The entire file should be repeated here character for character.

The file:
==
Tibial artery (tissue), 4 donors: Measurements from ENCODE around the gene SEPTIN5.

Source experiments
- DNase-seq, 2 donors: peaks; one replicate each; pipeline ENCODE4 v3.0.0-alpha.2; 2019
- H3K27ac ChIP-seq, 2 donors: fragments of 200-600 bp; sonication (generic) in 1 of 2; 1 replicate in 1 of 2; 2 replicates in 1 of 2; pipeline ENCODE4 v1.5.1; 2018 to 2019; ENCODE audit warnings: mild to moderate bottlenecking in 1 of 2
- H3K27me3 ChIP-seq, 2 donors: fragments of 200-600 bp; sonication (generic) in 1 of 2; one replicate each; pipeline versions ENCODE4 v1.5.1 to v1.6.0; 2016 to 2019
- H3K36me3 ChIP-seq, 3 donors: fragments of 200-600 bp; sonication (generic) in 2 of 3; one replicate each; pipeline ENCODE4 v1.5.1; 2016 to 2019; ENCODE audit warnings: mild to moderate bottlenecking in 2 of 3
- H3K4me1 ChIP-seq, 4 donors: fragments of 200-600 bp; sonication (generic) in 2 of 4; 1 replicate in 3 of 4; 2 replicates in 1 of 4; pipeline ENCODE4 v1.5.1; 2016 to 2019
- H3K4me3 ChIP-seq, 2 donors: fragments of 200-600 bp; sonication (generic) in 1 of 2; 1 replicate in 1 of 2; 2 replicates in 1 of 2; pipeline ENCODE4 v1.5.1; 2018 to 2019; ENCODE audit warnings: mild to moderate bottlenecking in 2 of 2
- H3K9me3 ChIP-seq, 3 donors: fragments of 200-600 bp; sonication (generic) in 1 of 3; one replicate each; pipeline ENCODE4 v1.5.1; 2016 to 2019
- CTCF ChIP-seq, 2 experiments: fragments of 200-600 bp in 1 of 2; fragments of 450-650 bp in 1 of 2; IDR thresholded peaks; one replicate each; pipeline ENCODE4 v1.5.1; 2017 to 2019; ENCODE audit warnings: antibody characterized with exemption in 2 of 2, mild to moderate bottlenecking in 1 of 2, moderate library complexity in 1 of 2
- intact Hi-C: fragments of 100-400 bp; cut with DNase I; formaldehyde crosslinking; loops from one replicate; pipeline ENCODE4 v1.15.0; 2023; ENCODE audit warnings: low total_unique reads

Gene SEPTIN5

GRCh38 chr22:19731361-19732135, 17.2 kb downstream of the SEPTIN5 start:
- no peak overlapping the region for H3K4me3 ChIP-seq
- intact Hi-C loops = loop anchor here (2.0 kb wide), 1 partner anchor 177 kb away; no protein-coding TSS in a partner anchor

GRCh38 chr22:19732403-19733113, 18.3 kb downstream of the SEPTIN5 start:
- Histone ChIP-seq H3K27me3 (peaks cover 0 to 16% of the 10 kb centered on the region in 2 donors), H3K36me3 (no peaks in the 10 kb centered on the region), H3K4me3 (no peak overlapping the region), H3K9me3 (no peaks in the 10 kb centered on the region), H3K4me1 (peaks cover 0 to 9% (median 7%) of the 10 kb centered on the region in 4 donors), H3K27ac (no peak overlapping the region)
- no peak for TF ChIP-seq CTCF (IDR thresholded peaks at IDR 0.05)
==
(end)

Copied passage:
Tibial artery (tissue), 4 donors: Measurements from ENCODE around the gene SEPTIN5.

Source experiments
- DNase-seq, 2 donors: peaks; one replicate each; pipeline ENCODE4 v3.0.0-alpha.2; 2019
- H3K27ac ChIP-seq, 2 donors: fragments of 200-600 bp; sonication (generic) in 1 of 2; 1 replicate in 1 of 2; 2 replicates in 1 of 2; pipeline ENCODE4 v1.5.1; 2018 to 2019; ENCODE audit warnings: mild to moderate bottlenecking in 1 of 2
- H3K27me3 ChIP-seq, 2 donors: fragments of 200-600 bp; sonication (generic) in 1 of 2; one replicate each; pipeline versions ENCODE4 v1.5.1 to v1.6.0; 2016 to 2019
- H3K36me3 ChIP-seq, 3 donors: fragments of 200-600 bp; sonication (generic) in 2 of 3; one replicate each; pipeline ENCODE4 v1.5.1; 2016 to 2019; ENCODE audit warnings: mild to moderate bottlenecking in 2 of 3
- H3K4me1 ChIP-seq, 4 donors: fragments of 200-600 bp; sonication (generic) in 2 of 4; 1 replicate in 3 of 4; 2 replicates in 1 of 4; pipeline ENCODE4 v1.5.1; 2016 to 2019
- H3K4me3 ChIP-seq, 2 donors: fragments of 200-600 bp; sonication (generic) in 1 of 2; 1 replicate in 1 of 2; 2 replicates in 1 of 2; pipeline ENCODE4 v1.5.1; 2018 to 2019; ENCODE audit warnings: mild to moderate bottlenecking in 2 of 2
- H3K9me3 ChIP-seq, 3 donors: fragments of 200-600 bp; sonication (generic) in 1 of 3; one replicate each; pipeline ENCODE4 v1.5.1; 2016 to 2019
- CTCF ChIP-seq, 2 experiments: fragments of 200-600 bp in 1 of 2; fragments of 450-650 bp in 1 of 2; IDR thresholded peaks; one replicate each; pipeline ENCODE4 v1.5.1; 2017 to 2019; ENCODE audit warnings: antibody characterized with exemption in 2 of 2, mild to moderate bottlenecking in 1 of 2, moderate library complexity in 1 of 2
- intact Hi-C: fragments of 100-400 bp; cut with DNase I; formaldehyde crosslinking; loops from one replicate; pipeline ENCODE4 v1.15.0; 2023; ENCODE audit warnings: low total_unique reads

Gene SEPTIN5

GRCh38 chr22:19731361-19732135, 17.2 kb downstream of the SEPTIN5 start:
- no peak overlapping the region for H3K4me3 ChIP-seq
- intact Hi-C loops = loop anchor here (2.0 kb wide), 1 partner anchor 177 kb away; no protein-coding TSS in a partner anchor

GRCh38 chr22:19732403-19733113, 18.3 kb downstream of the SEPTIN5 start:
- Histone ChIP-seq H3K27me3 (peaks cover 0 to 16% of the 10 kb centered on the region in 2 donors), H3K36me3 (no peaks in the 10 kb centered on the region), H3K4me3 (no peak overlapping the region), H3K9me3 (no peaks in the 10 kb centered on the region), H3K4me1 (peaks cover 0 to 9% (median 7%) of the 10 kb centered on the region in 4 donors), H3K27ac (no peak overlapping the region)
- no peak for TF ChIP-seq CTCF (IDR thresholded peaks at IDR 0.05)